Global concert promoter Live Nation is pushing for improved sustainability at concerts and events. The entertainment company set a goal of achieving zero waste at 20 of its owned and operated amphitheaters by 2020, Waste 360 reported.
“We are the largest live entertainment company in the world and with that comes both a huge responsibility and a huge opportunity,” Live Nation’s manager of venue sustainability Lucy August-Perna told reporter Willona Sloan.
The company has already launched pilot programs to test several waste management and reduction strategies at six venues in order to get closer to their goal.
“All the waste generated at our shows would be recovered and diverted to efforts like recycling, composting, donation and more, instead of ending up in the landfill,” August-Perna said in a Live Nation career Q&A last year. “A lofty goal, yes, but one we undoubtedly can achieve with the right tools.”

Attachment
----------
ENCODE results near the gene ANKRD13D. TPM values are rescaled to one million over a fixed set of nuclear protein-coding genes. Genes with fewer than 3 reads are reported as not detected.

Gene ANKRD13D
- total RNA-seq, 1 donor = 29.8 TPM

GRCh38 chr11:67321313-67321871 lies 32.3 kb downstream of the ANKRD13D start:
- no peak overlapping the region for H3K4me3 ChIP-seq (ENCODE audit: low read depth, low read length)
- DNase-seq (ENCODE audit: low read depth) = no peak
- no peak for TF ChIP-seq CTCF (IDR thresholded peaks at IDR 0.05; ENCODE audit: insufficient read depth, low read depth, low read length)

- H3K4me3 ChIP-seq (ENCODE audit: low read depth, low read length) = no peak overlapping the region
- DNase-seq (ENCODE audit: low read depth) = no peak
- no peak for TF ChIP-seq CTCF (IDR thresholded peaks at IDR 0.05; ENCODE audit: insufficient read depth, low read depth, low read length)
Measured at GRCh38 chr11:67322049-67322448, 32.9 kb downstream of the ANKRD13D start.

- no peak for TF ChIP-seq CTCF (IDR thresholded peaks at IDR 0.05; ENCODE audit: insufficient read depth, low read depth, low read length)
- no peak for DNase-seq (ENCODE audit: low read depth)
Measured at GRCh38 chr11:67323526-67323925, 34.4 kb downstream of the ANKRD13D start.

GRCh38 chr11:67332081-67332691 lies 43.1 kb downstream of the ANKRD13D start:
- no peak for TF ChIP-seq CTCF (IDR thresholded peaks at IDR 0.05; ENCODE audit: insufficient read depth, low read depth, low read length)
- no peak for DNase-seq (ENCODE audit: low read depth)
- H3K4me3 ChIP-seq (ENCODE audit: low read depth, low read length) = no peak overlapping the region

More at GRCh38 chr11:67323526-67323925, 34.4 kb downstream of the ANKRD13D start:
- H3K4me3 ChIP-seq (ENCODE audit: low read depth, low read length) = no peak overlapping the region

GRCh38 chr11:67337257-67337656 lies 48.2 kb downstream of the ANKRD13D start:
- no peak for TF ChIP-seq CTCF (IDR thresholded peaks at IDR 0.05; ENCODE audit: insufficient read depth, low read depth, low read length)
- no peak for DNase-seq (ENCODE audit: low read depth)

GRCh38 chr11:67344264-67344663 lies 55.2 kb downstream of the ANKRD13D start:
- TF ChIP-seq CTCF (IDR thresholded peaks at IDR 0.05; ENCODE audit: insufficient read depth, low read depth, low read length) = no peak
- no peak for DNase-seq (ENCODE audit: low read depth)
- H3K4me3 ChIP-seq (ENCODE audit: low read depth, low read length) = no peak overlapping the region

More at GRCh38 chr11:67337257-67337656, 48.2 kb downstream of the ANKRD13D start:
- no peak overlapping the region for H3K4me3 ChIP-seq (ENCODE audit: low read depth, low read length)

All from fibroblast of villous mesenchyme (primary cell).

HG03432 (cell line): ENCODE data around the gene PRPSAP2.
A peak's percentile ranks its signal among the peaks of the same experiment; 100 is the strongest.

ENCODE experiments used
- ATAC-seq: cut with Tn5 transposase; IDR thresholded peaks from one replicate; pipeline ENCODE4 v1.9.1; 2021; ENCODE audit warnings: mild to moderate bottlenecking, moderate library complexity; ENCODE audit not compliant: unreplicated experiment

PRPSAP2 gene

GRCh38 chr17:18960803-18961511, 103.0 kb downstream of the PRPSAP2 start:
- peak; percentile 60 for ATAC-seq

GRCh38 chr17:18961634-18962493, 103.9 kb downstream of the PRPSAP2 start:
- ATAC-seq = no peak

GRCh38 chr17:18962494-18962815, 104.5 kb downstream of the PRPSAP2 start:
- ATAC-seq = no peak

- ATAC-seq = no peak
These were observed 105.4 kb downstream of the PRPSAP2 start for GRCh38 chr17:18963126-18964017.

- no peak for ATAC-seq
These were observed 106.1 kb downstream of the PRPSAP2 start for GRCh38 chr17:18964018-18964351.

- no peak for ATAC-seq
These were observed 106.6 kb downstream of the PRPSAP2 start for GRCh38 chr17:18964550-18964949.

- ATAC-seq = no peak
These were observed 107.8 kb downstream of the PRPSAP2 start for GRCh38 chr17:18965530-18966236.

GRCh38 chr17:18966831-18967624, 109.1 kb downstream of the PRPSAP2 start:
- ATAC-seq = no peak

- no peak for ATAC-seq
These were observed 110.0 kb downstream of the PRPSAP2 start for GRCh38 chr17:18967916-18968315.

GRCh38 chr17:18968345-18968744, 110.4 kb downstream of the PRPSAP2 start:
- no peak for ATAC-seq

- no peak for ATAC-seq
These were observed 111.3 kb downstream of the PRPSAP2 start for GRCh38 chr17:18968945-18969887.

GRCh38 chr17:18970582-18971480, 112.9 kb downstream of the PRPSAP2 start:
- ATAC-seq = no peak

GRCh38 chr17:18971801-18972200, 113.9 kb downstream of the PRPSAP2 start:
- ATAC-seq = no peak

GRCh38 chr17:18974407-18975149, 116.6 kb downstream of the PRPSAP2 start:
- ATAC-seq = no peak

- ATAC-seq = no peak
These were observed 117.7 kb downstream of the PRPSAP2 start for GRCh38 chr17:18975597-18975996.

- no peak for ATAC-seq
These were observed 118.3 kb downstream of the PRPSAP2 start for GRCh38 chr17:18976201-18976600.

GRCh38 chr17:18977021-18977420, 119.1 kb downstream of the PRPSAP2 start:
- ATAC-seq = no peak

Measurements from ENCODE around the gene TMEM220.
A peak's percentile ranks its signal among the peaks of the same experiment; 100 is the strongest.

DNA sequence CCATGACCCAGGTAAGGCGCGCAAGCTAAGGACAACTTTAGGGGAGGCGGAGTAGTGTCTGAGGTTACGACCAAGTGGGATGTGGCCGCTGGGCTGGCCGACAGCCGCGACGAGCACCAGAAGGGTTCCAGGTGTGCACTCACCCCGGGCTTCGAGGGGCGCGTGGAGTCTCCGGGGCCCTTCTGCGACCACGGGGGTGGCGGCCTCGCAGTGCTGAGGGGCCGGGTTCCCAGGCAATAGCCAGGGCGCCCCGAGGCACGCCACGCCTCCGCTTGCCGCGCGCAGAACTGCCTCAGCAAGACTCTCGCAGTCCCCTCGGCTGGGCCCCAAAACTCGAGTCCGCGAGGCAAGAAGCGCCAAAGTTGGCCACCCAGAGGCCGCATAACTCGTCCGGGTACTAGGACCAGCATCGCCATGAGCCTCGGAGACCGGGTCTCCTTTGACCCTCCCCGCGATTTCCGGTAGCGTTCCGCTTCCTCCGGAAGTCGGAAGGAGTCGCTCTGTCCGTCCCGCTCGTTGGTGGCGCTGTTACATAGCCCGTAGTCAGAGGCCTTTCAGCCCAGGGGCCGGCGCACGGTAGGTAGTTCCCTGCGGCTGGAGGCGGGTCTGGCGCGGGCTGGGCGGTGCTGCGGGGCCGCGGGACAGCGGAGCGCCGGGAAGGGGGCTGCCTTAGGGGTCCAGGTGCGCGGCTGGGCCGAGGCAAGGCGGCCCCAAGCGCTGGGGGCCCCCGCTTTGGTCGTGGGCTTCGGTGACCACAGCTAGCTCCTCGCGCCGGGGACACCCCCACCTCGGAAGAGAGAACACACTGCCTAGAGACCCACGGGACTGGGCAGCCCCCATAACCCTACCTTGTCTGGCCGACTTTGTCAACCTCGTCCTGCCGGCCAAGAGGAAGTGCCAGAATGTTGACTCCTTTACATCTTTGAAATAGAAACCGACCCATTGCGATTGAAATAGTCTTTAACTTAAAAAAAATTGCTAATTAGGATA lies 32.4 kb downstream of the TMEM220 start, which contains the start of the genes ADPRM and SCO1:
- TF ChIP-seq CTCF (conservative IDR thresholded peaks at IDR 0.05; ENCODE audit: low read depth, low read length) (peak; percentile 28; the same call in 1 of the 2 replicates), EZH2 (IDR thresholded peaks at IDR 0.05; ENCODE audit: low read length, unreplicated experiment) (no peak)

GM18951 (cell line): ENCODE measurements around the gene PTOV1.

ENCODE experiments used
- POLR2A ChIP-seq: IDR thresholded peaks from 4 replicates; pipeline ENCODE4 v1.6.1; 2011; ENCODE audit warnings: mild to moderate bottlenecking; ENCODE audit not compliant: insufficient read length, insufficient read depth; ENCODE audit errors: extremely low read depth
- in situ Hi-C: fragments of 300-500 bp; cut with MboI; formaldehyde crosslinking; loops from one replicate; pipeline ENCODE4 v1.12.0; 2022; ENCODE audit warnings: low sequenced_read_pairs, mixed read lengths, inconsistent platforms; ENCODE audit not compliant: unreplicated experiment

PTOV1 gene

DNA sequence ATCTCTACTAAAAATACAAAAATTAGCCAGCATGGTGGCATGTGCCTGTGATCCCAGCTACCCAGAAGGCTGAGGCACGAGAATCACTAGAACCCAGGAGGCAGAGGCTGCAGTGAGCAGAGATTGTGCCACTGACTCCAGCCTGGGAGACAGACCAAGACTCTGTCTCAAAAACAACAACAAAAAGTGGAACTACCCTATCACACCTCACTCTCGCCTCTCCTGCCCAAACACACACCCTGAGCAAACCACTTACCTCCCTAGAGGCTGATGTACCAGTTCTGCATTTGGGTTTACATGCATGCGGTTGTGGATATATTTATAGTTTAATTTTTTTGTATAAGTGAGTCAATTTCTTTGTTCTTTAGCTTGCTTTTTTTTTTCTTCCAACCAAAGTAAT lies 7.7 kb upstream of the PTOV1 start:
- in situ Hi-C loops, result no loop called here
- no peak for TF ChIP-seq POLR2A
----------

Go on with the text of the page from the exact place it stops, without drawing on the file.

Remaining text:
All employees will have access to a new zero waste e-learning course, Sloan reported. The company also introduced a seasonal venue sustainability coordinator position at 14 venues with responsibilities such as working with concessions partners on food containers and training staff to sort waste.
“I’ve been working with our concession partner, Legends, to pilot composting and food donation programs at our venues,” August-Perna told Live Nation. “We combined forces with Rock and Wrap It Up, an organization that connects our venues with local food rescue agencies to take all leftover food coming out of concessions — hot dogs, chicken tenders, pretzels, you name it.”
In the spring, Live Nation announced that plastic straws would be replaced with a paper alternative at the company’s 45 owned and operated amphitheaters in the United States, Billboard reported. House of Blues, a Live Nation company, banned plastic straws over the summer, offering paper ones upon request only.
Live Nation owns a controlling stake of the annual Bonnaroo Music and Arts Festival. The multi-day festival took place in June with its own permanent solar array and onsite compost facility. “The festival also works with a team of 100% volunteers who collect food from its vendors and on-site caterers to donate over 20,000 pounds of food to a local food bank,” according to Live Nation.